“I’ll never let you go,” Gene Tierney’s Ellen Berent coos to her husband/victim in the 1945 melodrama film-noir Leave Her to Heaven. It’s a sentiment first uttered at an intimate juncture where such words still seem somewhat innocent from her increasingly toxic personality. Indeed, at least in cinematic terms, she’s a character who hasn’t let go, an exotically charged Technicolor femme fatale whose deadly beauty is merely one part of a dangerous trifecta, as equally bad as her bark and her bite.
Directed by John M. Stahl, who would pass away only five years later at the age of 63, with several of his previous titles (such as ‘women’s pictures’ Magnificent Obsession and Imitation of Life) remade in the 1950s by Douglas Sirk, it remains both Stahl and Tierney’s vibrant stranglehold on iconicity, the power of which can never be usurped (a 1988 television version titled Too Good to Be True and starring Loni Anderson and Patrick Duffy falls far short from the captivating lethality conjured by Tierney, for instance).
Beautiful socialite Ellen Berent (Tierney) finds a match worthy of her fickle wiles in author Richard Harland (Cornel Wilde), or so she thinks. A whirlwind romance, forcing her to abruptly end her engagement to her other fiancé (Vincent Price) cements the deal. But the idyll Ellen was expecting never quite arrives. Harland, who spends a majority of his hours puttering around with his writing, expects Ellen to join him at his isolated manor at Back of the Moon, to be joined by his younger, handicapped brother Danny (Darryl Hickman) and their friend and employee Thorne (Chill Wills). Ellen’s lack of privacy with her new husband is further frustrated when Richard invites Ellen’s mother (Mary Philips) and adopted sister Ruth (Jeanne Crain) for an extended visit. Tragedy strikes when Ellen cruelly allows Danny to drown, thinking she’ll at last be alone with her husband—but the incident only drives him away from her and into the arms of another sympathetic listener. But Ellen’s ploys are far from over…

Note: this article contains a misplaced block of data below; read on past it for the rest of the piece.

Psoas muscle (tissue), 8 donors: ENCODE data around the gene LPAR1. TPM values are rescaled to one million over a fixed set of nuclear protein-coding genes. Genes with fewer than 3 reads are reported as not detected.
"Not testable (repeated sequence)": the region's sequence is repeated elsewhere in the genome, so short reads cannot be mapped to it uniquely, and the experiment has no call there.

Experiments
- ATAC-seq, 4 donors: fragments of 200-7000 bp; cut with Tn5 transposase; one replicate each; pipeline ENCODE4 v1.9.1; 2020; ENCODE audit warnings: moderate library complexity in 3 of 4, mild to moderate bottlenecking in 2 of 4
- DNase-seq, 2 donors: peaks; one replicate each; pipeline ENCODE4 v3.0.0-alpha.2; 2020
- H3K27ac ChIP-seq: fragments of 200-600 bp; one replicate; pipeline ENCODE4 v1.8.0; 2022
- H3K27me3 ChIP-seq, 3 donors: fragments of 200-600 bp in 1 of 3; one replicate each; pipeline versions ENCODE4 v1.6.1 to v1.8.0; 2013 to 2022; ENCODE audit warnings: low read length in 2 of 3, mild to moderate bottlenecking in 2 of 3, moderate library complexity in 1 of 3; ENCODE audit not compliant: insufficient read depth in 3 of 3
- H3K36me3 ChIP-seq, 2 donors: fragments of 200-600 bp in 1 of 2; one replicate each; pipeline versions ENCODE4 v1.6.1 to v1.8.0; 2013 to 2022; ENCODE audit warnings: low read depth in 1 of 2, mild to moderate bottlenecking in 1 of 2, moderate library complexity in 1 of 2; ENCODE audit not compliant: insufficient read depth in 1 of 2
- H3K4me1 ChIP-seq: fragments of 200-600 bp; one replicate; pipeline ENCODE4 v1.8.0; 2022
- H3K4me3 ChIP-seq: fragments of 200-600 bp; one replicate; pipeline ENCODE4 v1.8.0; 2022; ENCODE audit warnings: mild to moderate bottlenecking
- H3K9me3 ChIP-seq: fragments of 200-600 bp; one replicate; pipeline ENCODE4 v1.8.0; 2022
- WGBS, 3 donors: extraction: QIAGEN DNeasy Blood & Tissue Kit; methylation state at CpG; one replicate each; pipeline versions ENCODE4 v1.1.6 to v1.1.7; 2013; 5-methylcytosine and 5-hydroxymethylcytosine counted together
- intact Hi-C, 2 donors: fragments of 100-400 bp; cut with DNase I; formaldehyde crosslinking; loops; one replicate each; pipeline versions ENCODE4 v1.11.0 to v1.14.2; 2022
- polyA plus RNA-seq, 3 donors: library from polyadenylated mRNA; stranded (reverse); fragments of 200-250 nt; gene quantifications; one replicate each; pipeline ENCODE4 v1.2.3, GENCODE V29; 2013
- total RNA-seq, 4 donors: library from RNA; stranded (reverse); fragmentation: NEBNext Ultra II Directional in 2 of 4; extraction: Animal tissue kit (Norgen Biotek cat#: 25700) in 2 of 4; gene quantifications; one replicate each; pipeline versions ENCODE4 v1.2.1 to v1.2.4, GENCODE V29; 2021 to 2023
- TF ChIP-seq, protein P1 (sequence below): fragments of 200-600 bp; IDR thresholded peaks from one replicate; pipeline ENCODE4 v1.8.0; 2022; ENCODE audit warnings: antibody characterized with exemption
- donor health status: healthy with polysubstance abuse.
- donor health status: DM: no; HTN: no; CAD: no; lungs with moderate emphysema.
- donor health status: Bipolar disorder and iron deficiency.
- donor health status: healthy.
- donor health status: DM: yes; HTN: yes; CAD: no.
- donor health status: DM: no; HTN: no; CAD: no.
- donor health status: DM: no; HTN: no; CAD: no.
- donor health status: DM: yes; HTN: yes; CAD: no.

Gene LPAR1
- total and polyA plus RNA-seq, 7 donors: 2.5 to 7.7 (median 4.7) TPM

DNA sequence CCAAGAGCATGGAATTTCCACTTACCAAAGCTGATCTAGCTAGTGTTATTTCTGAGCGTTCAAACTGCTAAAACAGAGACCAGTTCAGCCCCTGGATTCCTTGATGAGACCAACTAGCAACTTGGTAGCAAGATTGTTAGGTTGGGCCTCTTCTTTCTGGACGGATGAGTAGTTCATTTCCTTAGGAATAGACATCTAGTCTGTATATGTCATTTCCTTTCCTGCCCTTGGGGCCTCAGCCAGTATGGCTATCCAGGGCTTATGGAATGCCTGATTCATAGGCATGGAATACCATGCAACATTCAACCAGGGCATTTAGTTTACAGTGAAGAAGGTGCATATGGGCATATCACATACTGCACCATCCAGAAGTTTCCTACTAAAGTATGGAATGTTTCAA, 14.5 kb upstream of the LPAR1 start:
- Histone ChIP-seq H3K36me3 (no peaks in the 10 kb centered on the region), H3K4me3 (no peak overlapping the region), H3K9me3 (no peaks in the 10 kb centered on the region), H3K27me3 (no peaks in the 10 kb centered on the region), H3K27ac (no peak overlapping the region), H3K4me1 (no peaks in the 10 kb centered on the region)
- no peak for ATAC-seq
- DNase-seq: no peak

What sets Leave Her to Heaven in a league of her own goes beyond Leon Shamroy’s lush Technicolor cinematography, in which Tierney’s beauty, as Megan Abbott’s insert essay points out, appears so pristine she appears hand painted. Sure, there are a handful of other color noirs which provide successful counterpoints to the standard, usually highlighting the beauty of their femme fatales (Allan Dwan’s underrated 1956 James M. Cain adaptation Slightly Scarlet comes to mind). But it’s Tierney’s crazed potency and Jo Swerling’s (Hitchcock’s Lifeboat; Capra’s It’s a Wonderful Life) toothy screenplay which really allow for her Ellen Berent to subvert the standards of 1940’s cinema and expected roles of women, especially the rigid social codes established for privileged white women.
Ellen Berent is nearly reptilian in her overwhelming desire to own Wilde’s passive author—as many have pointed out before, she asserts an agency which positions her in the masculine role of the relationship. Her inability to conform to her own gender norms is another sly subversion—she’s like an alien in the midst of her peers, destined to hang herself with her own rope (but in a way which exerts control from beyond the grave, itself a subversion of the insidious production code which insisted on the punishment of its wayward villains).
Tierney is also rather sympathetic—her lashing out is in a response to being denied what she’s been taught to expect from a marriage, her conditioned ideals of love after courtship. After all, she never really gets a honeymoon period, and the murder of the loveable but omnipresent Danny is catalyzed by Harland’s denial of intimacy—again, a reversal of gender stereotypes.
Tierney was a prominent Hollywood player throughout the 1940s, starring in productions for Lang, Lubitsch, Von Sternberg (the underrated 1941 melodrama The Shanghai Gesture) and a trio of Otto Preminger noirs like Whirlpool (1949), Where the Sidewalk Ends (1950) and the equally devious Laura (1944). But it’s Leave Her to Heaven, Tierney’s sole Oscar nominated performance, which burrows into our own animal brains because its about the baseness which we’re taught to repress and starve, and the fantastic potential waywardness when it’s allowed to be unleashed by enabling social circles.
Ellen Berent is a lethal predator for love, and sadly, comes to find it’s merely a cursory illusion—she was and is an example of an enduring truth, which Kipling so smartly anointed, “the female of the species is more deadly than the male.”
Film Rating: ★★★★½/☆☆☆☆☆
Disc Rating: ★★★★/☆☆☆☆☆